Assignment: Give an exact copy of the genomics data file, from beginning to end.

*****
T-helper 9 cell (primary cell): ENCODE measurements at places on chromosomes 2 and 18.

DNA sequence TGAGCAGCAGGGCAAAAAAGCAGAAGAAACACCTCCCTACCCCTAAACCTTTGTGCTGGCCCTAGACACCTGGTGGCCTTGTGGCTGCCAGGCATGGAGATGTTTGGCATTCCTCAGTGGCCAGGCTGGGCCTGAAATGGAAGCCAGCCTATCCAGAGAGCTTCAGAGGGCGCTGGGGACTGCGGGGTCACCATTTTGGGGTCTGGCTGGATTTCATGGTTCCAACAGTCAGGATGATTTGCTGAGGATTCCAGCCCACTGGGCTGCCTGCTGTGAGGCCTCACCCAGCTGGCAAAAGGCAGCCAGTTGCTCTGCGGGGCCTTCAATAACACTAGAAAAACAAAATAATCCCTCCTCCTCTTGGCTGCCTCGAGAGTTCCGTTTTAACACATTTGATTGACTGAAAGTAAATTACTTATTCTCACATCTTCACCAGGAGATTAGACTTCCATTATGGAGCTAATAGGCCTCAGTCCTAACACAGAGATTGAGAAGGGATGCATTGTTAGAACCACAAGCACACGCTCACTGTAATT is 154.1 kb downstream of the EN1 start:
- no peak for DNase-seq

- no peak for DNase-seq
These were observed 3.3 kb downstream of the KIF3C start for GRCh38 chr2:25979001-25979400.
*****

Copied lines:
T-helper 9 cell (primary cell): ENCODE measurements at places on chromosomes 2 and 18.

DNA sequence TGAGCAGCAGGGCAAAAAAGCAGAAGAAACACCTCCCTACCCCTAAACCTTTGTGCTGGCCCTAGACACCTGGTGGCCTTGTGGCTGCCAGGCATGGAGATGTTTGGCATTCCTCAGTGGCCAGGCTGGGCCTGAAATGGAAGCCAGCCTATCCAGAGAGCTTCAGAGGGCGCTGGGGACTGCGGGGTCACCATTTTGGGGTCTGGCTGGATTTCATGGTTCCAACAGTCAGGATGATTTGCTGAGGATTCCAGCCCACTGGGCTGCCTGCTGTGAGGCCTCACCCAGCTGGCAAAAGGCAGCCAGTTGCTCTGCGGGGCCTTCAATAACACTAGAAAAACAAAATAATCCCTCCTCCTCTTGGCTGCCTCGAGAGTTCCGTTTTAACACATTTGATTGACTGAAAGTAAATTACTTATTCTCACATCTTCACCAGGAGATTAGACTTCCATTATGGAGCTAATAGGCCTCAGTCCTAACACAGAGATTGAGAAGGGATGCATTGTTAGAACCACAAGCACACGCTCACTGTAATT is 154.1 kb downstream of the EN1 start:
- no peak for DNase-seq

- no peak for DNase-seq
These were observed 3.3 kb downstream of the KIF3C start for GRCh38 chr2:25979001-25979400.